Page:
What causes back pain?
Serious causes are rare and include tumors or infections involving the spine or the spinal canal. The most common causes of back pain are related to osteoporosis, disc disease, osteoarthritis, which by thickening the bones which surround the facet joints, can narrow the space through which nerves travel from the spinal cord to the rest of the body. Another cause is looseness of the ligaments and tendons which stabilize the many joints in the spine. This looseness can be the result of injuries such as whiplash injury where ligaments and tendons get overstretched so much they cannot regain their original elasticity, poor posture, or age. Ligaments and tendons are made up of collagen, the same substance that holds up your skin, and, just as your skin loses its tone as you get older, so do your ligaments and tendons. If one of your vertebrae collapses because of osteoporosis, or if a disk collapses, the space between vertebrae decreases the ligaments and tendons which tether these structures are automatically loosened. There can then be slippage of the vertebrae one on the other causing severe pain.
Whiplash injuryIt can also cause damage to the nerves that supply the skin of the back. These nerves have to cross the fascia, the fibrous sheath covering the muscles and bones of the back through tiny holes. Whiplash stretches the fascia and distorts these holes, which become slits. These squeeze the nerves and cause them to swell. Once swollen, the nerves are trapped in these holes and cannot slim down as they keep re-injuring themselves on the walls of these holes. As long as they remain swollen, these nerves will send pain messages to the brain. This pain can spread down the legs, and last for many years. Pain due to loose ligaments or tendons or arthritis only comes when you move the ligaments or tendons or the joints. Nerve pain, on the other hand, can be severe and happen at any time even when you are not moving at all. If you press lightly on an area with nerve pain, the pain gets much worse.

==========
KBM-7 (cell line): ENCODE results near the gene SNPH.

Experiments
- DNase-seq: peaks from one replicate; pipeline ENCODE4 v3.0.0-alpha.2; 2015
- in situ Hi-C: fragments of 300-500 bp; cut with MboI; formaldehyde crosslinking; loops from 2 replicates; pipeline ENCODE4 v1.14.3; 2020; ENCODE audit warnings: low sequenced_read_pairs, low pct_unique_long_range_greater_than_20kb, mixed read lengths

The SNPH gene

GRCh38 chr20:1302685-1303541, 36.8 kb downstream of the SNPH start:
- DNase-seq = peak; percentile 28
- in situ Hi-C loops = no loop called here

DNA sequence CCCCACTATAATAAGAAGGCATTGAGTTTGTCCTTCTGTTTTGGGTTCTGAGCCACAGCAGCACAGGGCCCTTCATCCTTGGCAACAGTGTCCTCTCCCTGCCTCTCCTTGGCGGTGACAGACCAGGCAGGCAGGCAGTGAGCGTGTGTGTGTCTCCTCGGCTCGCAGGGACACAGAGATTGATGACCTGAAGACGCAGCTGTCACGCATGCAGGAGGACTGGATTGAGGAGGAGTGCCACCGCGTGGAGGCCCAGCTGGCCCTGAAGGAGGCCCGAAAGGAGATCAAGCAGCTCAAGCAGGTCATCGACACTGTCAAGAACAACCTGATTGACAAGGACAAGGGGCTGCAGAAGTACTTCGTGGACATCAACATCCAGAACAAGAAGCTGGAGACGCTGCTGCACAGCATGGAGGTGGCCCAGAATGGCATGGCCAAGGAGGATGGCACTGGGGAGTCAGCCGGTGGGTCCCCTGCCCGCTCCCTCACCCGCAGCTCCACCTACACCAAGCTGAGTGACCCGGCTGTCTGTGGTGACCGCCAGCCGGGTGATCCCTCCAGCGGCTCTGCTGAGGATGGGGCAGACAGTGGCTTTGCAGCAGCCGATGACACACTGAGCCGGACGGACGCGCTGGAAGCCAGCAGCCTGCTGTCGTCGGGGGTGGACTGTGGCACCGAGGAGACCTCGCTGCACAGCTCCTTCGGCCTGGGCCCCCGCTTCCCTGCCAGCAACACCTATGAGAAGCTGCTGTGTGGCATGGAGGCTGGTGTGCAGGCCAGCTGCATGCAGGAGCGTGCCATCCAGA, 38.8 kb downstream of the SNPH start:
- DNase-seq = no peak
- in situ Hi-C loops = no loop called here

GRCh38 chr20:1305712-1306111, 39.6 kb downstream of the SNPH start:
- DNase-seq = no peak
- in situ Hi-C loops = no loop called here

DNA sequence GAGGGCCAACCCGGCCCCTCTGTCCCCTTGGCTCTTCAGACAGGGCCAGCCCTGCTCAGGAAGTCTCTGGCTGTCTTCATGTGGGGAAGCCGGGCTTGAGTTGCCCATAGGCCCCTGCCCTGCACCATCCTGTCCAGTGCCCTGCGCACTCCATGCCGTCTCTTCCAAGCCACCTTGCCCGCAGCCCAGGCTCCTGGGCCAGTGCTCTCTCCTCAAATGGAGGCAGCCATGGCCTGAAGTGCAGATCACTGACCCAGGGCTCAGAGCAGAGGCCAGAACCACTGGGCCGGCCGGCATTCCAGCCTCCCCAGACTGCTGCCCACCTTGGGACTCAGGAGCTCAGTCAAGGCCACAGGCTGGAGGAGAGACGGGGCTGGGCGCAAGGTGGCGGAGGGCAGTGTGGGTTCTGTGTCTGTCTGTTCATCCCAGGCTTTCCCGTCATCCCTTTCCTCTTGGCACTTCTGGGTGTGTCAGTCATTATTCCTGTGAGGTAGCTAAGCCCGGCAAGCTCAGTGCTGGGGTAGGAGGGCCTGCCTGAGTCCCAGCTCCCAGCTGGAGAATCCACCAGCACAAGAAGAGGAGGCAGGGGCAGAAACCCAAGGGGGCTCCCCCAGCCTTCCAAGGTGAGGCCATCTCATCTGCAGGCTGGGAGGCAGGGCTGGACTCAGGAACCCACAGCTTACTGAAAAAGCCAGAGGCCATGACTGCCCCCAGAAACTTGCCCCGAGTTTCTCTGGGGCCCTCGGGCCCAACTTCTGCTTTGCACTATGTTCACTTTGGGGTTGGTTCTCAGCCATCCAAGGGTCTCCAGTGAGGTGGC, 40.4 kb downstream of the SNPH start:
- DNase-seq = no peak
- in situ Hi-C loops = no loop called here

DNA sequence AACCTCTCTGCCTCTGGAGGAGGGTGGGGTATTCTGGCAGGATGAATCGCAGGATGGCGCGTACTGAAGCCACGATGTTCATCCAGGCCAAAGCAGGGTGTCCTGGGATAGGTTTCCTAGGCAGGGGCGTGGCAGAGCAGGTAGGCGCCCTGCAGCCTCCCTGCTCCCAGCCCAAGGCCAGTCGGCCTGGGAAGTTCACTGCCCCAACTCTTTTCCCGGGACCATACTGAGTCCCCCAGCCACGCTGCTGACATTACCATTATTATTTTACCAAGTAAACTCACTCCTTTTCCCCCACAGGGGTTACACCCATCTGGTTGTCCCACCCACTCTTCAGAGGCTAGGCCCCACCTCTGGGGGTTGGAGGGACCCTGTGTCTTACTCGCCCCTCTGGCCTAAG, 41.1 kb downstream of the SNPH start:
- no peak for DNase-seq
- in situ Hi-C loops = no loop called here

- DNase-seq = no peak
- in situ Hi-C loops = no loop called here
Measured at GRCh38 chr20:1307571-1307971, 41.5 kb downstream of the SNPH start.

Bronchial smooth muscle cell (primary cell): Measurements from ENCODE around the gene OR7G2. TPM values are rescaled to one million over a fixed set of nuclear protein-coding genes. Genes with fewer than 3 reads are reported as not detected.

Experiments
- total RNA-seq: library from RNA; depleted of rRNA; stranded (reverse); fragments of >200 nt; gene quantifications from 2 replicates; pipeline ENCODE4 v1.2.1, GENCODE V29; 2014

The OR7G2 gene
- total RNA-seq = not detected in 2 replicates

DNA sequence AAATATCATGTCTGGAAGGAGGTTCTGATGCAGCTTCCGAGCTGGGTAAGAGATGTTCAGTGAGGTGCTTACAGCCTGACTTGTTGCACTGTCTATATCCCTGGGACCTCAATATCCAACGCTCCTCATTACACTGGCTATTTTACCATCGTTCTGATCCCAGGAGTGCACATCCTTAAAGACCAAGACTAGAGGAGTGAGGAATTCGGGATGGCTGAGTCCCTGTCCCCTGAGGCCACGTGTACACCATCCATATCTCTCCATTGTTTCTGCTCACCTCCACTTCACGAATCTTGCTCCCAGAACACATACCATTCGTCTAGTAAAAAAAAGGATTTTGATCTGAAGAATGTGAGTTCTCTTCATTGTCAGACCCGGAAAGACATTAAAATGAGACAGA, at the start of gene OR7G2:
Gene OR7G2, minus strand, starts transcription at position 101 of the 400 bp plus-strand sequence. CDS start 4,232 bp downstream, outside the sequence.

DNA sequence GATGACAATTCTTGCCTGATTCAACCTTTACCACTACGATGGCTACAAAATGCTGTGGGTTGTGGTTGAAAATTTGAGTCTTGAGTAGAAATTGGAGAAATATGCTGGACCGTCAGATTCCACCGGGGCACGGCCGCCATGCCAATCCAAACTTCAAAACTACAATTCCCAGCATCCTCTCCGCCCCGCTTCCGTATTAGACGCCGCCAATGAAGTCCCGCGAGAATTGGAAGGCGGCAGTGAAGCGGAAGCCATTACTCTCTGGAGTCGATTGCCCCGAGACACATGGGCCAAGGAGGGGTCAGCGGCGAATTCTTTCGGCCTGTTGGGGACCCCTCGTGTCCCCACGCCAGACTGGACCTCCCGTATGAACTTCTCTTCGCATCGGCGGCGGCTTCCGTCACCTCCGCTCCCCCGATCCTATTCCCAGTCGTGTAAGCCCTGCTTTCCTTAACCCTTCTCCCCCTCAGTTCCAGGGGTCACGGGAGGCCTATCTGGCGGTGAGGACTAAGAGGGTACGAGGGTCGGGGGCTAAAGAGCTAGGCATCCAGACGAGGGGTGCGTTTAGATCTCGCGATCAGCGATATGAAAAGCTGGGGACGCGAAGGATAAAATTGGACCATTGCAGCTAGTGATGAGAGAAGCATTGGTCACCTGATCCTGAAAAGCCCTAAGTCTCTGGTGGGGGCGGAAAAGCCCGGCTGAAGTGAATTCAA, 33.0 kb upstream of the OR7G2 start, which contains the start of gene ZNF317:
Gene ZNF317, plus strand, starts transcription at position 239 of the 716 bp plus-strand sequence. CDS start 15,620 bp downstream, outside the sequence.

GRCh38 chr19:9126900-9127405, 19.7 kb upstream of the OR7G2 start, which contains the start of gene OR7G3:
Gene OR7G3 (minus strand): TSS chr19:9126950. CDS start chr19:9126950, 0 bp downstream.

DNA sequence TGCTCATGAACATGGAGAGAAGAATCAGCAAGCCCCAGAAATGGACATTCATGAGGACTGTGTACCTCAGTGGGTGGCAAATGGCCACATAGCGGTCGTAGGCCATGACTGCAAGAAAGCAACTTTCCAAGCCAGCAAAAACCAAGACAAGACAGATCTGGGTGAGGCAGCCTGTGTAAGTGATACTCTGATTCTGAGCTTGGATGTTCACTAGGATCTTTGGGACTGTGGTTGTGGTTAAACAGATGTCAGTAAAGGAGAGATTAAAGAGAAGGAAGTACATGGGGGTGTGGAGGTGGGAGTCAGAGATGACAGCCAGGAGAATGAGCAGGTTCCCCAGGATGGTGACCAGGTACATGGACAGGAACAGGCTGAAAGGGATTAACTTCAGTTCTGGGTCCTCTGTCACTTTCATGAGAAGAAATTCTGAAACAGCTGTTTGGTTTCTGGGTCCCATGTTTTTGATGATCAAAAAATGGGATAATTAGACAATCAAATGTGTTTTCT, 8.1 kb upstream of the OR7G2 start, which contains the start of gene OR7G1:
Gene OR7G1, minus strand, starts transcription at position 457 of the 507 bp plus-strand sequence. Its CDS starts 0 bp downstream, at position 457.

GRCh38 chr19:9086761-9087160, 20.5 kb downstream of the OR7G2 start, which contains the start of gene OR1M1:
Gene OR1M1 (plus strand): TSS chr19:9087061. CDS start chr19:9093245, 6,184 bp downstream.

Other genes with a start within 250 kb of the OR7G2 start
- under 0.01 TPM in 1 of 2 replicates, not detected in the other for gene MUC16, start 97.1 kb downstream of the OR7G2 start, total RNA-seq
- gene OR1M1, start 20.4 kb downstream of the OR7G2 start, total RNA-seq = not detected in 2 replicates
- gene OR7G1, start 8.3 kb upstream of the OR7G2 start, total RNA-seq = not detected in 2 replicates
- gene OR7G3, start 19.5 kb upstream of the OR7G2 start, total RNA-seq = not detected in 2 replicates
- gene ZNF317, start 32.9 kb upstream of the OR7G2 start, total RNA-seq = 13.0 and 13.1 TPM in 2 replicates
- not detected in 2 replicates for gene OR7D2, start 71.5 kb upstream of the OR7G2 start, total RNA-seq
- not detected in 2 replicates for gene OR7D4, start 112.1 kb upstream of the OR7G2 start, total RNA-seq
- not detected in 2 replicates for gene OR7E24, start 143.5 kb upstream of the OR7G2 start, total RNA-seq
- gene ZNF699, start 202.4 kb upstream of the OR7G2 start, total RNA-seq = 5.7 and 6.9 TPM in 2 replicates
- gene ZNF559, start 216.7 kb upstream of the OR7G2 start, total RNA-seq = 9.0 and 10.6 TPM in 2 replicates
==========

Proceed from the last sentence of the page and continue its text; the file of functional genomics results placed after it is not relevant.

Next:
Back pain treatments
Belts which can provide support for your spine and also relieve your pain, when you’re wearing them. Unfortunately, like every girdle, they will prevent your own muscles from working and muscles which are not used tend to waste away, leaving your spine ever more unstable and likely to hurt.
Narcotics can be used to deaden the pain and do not interfere with inflammation, but they can be addictive and should be used very sparingly.
Chiropractors may realign your back, but if your vertebrae are not solidly stacked and held together one on top of the other by strong ligaments and tendons, it is likely your back pain will recur as they once again slip out of place.
References on prolotherapy for low back painRoss A. Hauser, MD, Marion A. Hauser MS RD Dextrose prolotherapy for Unresolved Low Back Pain: A Retrospective Case Series Study Journal of prolotherapy 2009; 3:145 – 155
http://drreeves.com/Low-back-pain.html an excellent review of all the literature on prolotherapy in low back pain.
Donna Alderman, DO prolotherapy for low back pain, reasonable and conservative approach to musculoskeletal low back pain,disc disease, and sciatica. Practical pain management, May 2007 58-63. A good review, easy to read and understand and four case reports.
Klein RG et al. A randomized double-blind trial of dextrose glycerin phenol injections for chronic low back pain J spinal disord 1993; 6:23 33. 77% of subjects (53% of controls) had greater than 50% pain control at six months.
Ongley MJ et al. a new approach to the treatment of chronic low back pain. Lancet 1987; 2:143 – 6. 88% of subjects (39% of controls) had >50% pain reduction at six months.